Fighting racism with faith in the future
It’s disappointing to see that racism still exists: in fraternity houses, in Ferguson’s police department and in Fresno’s schools. But most of us are outraged by recent racism. And this gives us a reason to hope. Racism is not inevitable. Racists are bred, not born.
Research done by psychologist Carol Dweck demonstrates the importance of affirming that progress is possible. People who have a “growth mindset” believe that since growth is possible, their effort matters. On the other hand, those who believe that talent and intelligence are fixed — something you are born with — give up more easily.
I recently spent the day with Eduardo Briceño, CEO of Mindset Works, a business that is putting Dweck’s research into practice. Briceño had a number of examples of the importance of the growth mindset. Educators, for example, clearly believe that growth happens. The point of education, after all, is to help children grow.
One of Briceño’s most astounding examples comes from the Middle East. Israelis and Palestinians who have a growth mindset are more willing to compromise, less distrustful of one another and more hopeful about peace. The reverse is also true. Those who believe that character is fixed are less willing to compromise. If you believe that people can’t change, and that members of certain groups have fixed traits, then there is little hope for peace and progress.
Racism is connected to the fixed mindset. Racial prejudice is based upon assumptions about the “fixed” traits of members of racial groups. But racial identity is not destiny. Nor are racists destined to be racist. One way to break the stranglehold of prejudice is to remind ourselves that our identities and attitudes are not permanently fixed.
Some of this research sounds too good to be true. Cynics argue that human nature is not really that malleable. The cynical realist shrugs, thinking that recent racism is yet another chapter of the same old story of man’s inhumanity to man. The more things change, the more they stay the same.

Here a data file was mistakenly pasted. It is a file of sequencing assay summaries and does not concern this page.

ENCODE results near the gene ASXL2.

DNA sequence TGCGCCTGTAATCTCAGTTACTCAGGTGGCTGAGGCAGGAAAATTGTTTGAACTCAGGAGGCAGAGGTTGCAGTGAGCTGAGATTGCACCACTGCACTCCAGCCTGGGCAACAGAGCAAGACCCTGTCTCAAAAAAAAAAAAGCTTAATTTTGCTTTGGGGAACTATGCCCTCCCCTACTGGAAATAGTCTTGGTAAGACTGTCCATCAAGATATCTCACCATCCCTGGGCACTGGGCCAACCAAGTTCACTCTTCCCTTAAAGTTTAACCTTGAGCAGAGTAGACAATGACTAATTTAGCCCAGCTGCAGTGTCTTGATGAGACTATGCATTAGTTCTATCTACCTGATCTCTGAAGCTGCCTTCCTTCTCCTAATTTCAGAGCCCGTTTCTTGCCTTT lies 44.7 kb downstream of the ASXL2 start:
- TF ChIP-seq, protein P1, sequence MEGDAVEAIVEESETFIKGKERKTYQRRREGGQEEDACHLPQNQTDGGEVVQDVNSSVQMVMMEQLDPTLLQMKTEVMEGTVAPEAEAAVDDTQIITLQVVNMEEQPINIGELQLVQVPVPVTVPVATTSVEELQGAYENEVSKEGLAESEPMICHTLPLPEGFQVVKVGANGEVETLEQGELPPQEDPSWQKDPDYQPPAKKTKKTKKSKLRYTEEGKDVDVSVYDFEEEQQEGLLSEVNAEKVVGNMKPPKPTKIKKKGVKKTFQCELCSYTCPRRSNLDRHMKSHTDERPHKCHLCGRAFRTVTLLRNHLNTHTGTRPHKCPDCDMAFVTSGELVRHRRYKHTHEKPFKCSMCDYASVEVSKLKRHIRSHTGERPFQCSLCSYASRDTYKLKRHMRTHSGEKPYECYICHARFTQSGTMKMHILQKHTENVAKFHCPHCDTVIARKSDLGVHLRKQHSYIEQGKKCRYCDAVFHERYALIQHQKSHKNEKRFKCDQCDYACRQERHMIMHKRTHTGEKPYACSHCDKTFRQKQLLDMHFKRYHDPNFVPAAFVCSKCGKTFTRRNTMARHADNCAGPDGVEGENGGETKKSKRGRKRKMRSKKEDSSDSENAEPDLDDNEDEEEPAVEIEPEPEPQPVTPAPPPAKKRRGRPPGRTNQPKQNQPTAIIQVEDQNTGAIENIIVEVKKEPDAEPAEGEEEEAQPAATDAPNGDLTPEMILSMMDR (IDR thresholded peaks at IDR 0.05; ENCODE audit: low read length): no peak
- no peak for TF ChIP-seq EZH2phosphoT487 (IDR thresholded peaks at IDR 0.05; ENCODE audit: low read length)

But cynicism is defeatism. It rests on the same kind of fixed mindset as racism.
Sure there are limitations to growth. Racism is not the simple result of a bad mindset. Racism is also the result of struggle over scarce resources, demographic pressures, corrupt institutions, media stereotypes and so on.
It is important to recognize the depth of racism. But that shouldn’t stop us from working to make progress. Rather, realism about racism set the agenda for the work we must do to build the world we want.
Racism won’t go away over night. But it is important to see that we have made progress. Outrage about racism is a hopeful sign. As are the institutional responses that we’ve seen in Ferguson and elsewhere. We are slowly growing a better future.
The philosopher William James once explained, “faith in a fact can help create the fact.” When we believe that change is possible, change is more likely to occur. James imagines standing on a mountain pass, confronting a leap across a chasm. If you have faith that you can make the leap, you will jump farther. But defeatism will undermine you. A defeatist will jump weakly or not at all, either falling into the abyss or failing to reach the summit.
Martin Luther King Jr. also emphasized faith in the future. He believed that the universe was on the side of justice. But King also said, “progress never rolls in on wheels of inevitability.” Rather, progress comes through “tireless efforts” to combat the cynical forces of social stagnation. King clearly had a growth mindset.
Racists and cynics believe that the world is fixed. But that’s false. The world is always changing. So there is work to be done. There is always a new generation being born, who have yet to be corrupted by pernicious ideas. Like weeds in the garden, racism and cynicism occasionally crop up. So let’s get to work, pulling weeds, planting better seeds and growing a better world.